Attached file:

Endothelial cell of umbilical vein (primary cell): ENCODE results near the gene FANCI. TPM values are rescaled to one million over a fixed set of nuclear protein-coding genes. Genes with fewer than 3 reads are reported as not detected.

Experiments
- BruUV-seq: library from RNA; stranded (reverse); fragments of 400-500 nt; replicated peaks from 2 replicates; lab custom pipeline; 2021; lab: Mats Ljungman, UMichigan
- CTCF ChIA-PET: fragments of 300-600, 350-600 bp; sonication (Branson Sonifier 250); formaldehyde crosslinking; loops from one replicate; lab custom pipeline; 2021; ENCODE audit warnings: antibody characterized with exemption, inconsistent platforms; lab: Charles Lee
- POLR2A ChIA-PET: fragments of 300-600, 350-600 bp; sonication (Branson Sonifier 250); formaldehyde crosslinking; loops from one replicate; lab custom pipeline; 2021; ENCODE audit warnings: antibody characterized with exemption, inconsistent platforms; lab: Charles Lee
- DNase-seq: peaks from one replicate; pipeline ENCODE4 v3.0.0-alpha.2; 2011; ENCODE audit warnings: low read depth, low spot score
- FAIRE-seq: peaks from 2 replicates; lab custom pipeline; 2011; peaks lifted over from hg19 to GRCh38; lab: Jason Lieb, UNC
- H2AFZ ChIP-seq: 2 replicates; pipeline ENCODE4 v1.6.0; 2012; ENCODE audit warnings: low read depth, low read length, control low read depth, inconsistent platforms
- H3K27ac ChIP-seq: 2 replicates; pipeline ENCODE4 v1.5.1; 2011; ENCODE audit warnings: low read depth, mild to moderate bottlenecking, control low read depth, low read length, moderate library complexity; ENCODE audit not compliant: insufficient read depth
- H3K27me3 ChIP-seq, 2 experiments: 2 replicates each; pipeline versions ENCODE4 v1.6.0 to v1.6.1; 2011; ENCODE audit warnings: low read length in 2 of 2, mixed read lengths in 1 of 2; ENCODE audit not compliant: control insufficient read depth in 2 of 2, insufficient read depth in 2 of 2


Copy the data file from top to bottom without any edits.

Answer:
Endothelial cell of umbilical vein (primary cell): ENCODE results near the gene FANCI. TPM values are rescaled to one million over a fixed set of nuclear protein-coding genes. Genes with fewer than 3 reads are reported as not detected.

Experiments
- BruUV-seq: library from RNA; stranded (reverse); fragments of 400-500 nt; replicated peaks from 2 replicates; lab custom pipeline; 2021; lab: Mats Ljungman, UMichigan
- CTCF ChIA-PET: fragments of 300-600, 350-600 bp; sonication (Branson Sonifier 250); formaldehyde crosslinking; loops from one replicate; lab custom pipeline; 2021; ENCODE audit warnings: antibody characterized with exemption, inconsistent platforms; lab: Charles Lee
- POLR2A ChIA-PET: fragments of 300-600, 350-600 bp; sonication (Branson Sonifier 250); formaldehyde crosslinking; loops from one replicate; lab custom pipeline; 2021; ENCODE audit warnings: antibody characterized with exemption, inconsistent platforms; lab: Charles Lee
- DNase-seq: peaks from one replicate; pipeline ENCODE4 v3.0.0-alpha.2; 2011; ENCODE audit warnings: low read depth, low spot score
- FAIRE-seq: peaks from 2 replicates; lab custom pipeline; 2011; peaks lifted over from hg19 to GRCh38; lab: Jason Lieb, UNC
- H2AFZ ChIP-seq: 2 replicates; pipeline ENCODE4 v1.6.0; 2012; ENCODE audit warnings: low read depth, low read length, control low read depth, inconsistent platforms
- H3K27ac ChIP-seq: 2 replicates; pipeline ENCODE4 v1.5.1; 2011; ENCODE audit warnings: low read depth, mild to moderate bottlenecking, control low read depth, low read length, moderate library complexity; ENCODE audit not compliant: insufficient read depth
- H3K27me3 ChIP-seq, 2 experiments: 2 replicates each; pipeline versions ENCODE4 v1.6.0 to v1.6.1; 2011; ENCODE audit warnings: low read length in 2 of 2, mixed read lengths in 1 of 2; ENCODE audit not compliant: control insufficient read depth in 2 of 2, insufficient read depth in 2 of 2